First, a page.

FEARSOME GIANT, FEARLESS CHILD

A WORLDWIDE JACK AND THE BEANSTALK STORY

From the Worldwide Stories series

A clever but disjointed take, with no Jack and no beanstalk.

This latest in the Worldwide Stories series is a culturally eclectic remix of the “Jack and the Beanstalk” tale from the pair who looked at Creation tales in First Light, First Life (2016) and the Cinderella story in Glass Slipper, Gold Sandal (2007).

This confusing, composite variant scarcely resembles the “Jack and the Beanstalk” rendering that most North American readers might know. The author draws on the stories of 16 different countries from Indonesia to Gambia, the United States to Mongolia, interweaving them into one narrative that will require multiple reads to interpret. With monsters that include an ogre, witches, the devil, and a giant, readers will wonder where the familiar pieces of the story are. Those acquainted with the variant arguably best known in North America will recognize “Fee, fi, fo, fum! I smell the blood of an Englishman” but little else. For example, there are no magic beans in this retelling. Where the narrative lacks cohesion, the unifying thread is left up to the illustrator. Paschkis’ comely folk-art–style gouache paintings recall the tapestries and textiles of the various countries represented in the story, and readers will be able to discern the main character in each illustration. It’s a shame that more extensive notes than the pointer to SurLaLune Fairy Tales and Margaret Read MacDonald’s Tom Thumb (1993) are not offered for those curious readers who would wish to further pursue the divergent iterations presented here.

A clever but disjointed take, with no Jack and no beanstalk. (Picture book/folktale. 5-8)

Pub Date: April 23, 2019

ISBN: 978-1-250-15177-3

Page Count: 40

Publisher: Godwin Books

Review Posted Online: Jan. 27, 2019

Kirkus Reviews Issue: Feb. 15, 2019

HUMMINGBIRD

A sweet and endearing feathered migration.

A relationship between a Latina grandmother and her mixed-race granddaughter serves as the frame to depict the ruby-throated hummingbird migration pattern.

In Granny’s lap, a girl is encouraged to “keep still” as the intergenerational pair awaits the ruby-throated hummingbirds with bowls of water in their hands. But like the granddaughter, the tz’unun—“the word for hummingbird in several [Latin American] languages”—must soon fly north. Over the next several double-page spreads, readers follow the ruby-throated hummingbird’s migration pattern from Central America and Mexico through the United States all the way to Canada. Davies metaphorically reunites the granddaughter and grandmother when “a visitor from Granny’s garden” crosses paths with the girl in New York City. Ray provides delicately hashed lines in the illustrations that bring the hummingbirds’ erratic flight pattern to life as they travel north. The watercolor palette is injected with vibrancy by the addition of gold ink, mirroring the hummingbirds’ flashing feathers in the slants of light. The story is supplemented by notes on different pages with facts about the birds such as their nest size, diet, and flight schedule. In addition, a note about ruby-throated hummingbirds supplies readers with detailed information on how ornithologists study and keep track of these birds.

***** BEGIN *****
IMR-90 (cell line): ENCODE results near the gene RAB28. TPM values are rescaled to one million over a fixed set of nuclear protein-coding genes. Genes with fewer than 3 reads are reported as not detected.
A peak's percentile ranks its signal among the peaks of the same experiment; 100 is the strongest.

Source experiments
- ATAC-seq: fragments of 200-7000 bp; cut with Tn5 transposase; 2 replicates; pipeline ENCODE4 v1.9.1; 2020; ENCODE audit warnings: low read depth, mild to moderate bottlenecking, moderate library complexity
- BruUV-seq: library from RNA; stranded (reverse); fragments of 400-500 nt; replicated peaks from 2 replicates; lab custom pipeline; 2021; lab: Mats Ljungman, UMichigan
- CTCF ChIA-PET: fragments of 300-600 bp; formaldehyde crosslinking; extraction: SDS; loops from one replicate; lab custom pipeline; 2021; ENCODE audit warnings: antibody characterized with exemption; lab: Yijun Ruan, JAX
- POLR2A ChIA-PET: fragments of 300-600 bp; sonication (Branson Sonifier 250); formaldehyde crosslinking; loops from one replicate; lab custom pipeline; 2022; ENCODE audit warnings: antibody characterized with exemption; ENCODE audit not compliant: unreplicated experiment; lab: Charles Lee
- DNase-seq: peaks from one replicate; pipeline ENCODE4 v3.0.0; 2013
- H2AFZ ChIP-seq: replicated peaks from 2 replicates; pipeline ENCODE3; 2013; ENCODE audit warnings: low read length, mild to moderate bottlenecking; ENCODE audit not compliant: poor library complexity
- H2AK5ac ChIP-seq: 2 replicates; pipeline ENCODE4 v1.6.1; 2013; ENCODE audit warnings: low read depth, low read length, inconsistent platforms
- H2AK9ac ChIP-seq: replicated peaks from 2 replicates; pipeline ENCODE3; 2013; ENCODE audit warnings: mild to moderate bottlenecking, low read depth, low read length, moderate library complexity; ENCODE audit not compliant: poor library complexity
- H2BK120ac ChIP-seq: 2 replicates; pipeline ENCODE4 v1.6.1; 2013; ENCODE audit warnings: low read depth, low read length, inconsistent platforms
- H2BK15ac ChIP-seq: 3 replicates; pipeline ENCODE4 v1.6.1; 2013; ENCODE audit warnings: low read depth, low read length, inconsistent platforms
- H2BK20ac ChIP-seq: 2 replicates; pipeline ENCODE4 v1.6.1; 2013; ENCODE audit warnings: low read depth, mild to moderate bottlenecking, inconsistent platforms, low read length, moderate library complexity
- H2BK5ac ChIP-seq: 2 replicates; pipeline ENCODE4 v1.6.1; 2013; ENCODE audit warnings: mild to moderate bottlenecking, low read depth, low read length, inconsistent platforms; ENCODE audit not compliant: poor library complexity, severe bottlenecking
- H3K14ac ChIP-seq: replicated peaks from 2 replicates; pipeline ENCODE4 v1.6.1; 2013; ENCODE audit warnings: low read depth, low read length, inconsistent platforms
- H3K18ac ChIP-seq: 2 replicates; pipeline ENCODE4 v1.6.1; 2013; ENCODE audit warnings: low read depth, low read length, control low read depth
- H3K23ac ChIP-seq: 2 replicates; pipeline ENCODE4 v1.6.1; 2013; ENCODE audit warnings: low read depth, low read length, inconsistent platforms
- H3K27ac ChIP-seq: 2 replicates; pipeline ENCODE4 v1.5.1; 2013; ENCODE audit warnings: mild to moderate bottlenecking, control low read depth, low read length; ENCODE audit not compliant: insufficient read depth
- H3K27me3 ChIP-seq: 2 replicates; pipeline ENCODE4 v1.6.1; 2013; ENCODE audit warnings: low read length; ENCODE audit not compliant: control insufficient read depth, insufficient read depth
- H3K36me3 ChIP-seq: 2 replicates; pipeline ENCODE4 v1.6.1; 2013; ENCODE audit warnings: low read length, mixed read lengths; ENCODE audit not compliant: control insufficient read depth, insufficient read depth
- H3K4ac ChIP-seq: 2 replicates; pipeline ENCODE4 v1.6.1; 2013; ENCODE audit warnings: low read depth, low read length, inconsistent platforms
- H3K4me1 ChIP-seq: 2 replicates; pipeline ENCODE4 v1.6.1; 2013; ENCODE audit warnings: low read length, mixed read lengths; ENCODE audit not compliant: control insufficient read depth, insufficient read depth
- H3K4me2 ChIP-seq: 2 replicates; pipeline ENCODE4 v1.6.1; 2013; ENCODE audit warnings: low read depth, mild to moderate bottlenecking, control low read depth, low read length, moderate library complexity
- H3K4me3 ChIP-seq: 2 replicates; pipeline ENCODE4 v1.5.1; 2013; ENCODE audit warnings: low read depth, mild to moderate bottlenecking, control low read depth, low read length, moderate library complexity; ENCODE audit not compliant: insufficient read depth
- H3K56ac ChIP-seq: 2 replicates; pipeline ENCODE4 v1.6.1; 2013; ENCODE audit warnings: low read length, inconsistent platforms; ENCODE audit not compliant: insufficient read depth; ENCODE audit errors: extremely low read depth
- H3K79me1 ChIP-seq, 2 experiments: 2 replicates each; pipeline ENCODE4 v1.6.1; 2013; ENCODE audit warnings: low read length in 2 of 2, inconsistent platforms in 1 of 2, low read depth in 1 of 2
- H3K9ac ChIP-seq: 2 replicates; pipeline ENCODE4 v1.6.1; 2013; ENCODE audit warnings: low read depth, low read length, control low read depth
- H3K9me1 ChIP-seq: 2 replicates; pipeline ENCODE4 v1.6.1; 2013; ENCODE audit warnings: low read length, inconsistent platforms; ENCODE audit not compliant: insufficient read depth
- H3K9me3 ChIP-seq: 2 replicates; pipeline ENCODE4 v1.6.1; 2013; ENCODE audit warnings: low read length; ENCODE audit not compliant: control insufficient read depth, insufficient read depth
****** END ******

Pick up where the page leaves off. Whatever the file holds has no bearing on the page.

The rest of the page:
A sweet and endearing feathered migration. (bibliography, index) (Picture book. 5-8)

Pub Date: May 7, 2019

ISBN: 978-1-5362-0538-1

Page Count: 32

Publisher: Candlewick

Review Posted Online: March 26, 2019

Kirkus Reviews Issue: April 15, 2019

THE LITTLE BOOK OF JOY

Hundreds of pages of unbridled uplift boiled down to 40.

From two Nobel Peace Prize winners, an invitation to look past sadness and loneliness to the joy that surrounds us.

Bobbing in the wake of 2016’s heavyweight Book of Joy (2016), this brief but buoyant address to young readers offers an earnest insight: “If you just focus on the thing that is making / you sad, then the sadness is all you see. / But if you look around, you will / see that joy is everywhere.” López expands the simply delivered proposal in fresh and lyrical ways—beginning with paired scenes of the authors as solitary children growing up in very different circumstances on (as they put it) “opposite sides of the world,” then meeting as young friends bonded by streams of rainbow bunting and going on to share their exuberantly hued joy with a group of dancers diverse in terms of age, race, culture, and locale while urging readers to do the same. Though on the whole this comes off as a bit bland (the banter and hilarity that characterized the authors’ recorded interchanges are absent here) and their advice just to look away from the sad things may seem facile in view of what too many children are inescapably faced with, still, it’s hard to imagine anyone in the world more qualified to deliver such a message than these two. (This book was reviewed digitally.)

Hundreds of pages of unbridled uplift boiled down to 40. (Picture book. 6-8)

Pub Date: Sept. 27, 2022

ISBN: 978-0-593-48423-4

Page Count: 40

Publisher: Crown

Review Posted Online: Aug. 30, 2022

Kirkus Reviews Issue: Sept. 15, 2022

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